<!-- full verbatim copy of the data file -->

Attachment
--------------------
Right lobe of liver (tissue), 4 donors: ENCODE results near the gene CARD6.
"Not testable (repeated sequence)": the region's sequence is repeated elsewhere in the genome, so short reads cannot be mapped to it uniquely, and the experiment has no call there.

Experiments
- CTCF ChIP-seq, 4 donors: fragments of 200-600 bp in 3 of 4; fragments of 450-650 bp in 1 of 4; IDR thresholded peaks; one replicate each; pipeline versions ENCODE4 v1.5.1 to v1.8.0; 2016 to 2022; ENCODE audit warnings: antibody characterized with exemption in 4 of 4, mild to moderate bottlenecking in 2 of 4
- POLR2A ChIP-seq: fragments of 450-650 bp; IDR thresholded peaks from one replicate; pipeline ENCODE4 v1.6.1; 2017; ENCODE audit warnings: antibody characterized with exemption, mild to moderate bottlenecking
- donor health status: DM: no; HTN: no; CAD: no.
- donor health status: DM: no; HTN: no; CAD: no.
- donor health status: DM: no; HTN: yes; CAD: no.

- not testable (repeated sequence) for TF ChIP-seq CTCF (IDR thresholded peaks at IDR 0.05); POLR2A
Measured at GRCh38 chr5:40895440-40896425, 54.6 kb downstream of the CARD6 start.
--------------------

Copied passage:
Right lobe of liver (tissue), 4 donors: ENCODE results near the gene CARD6.
"Not testable (repeated sequence)": the region's sequence is repeated elsewhere in the genome, so short reads cannot be mapped to it uniquely, and the experiment has no call there.

Experiments
- CTCF ChIP-seq, 4 donors: fragments of 200-600 bp in 3 of 4; fragments of 450-650 bp in 1 of 4; IDR thresholded peaks; one replicate each; pipeline versions ENCODE4 v1.5.1 to v1.8.0; 2016 to 2022; ENCODE audit warnings: antibody characterized with exemption in 4 of 4, mild to moderate bottlenecking in 2 of 4
- POLR2A ChIP-seq: fragments of 450-650 bp; IDR thresholded peaks from one replicate; pipeline ENCODE4 v1.6.1; 2017; ENCODE audit warnings: antibody characterized with exemption, mild to moderate bottlenecking
- donor health status: DM: no; HTN: no; CAD: no.
- donor health status: DM: no; HTN: no; CAD: no.
- donor health status: DM: no; HTN: yes; CAD: no.

- not testable (repeated sequence) for TF ChIP-seq CTCF (IDR thresholded peaks at IDR 0.05); POLR2A
Measured at GRCh38 chr5:40895440-40896425, 54.6 kb downstream of the CARD6 start.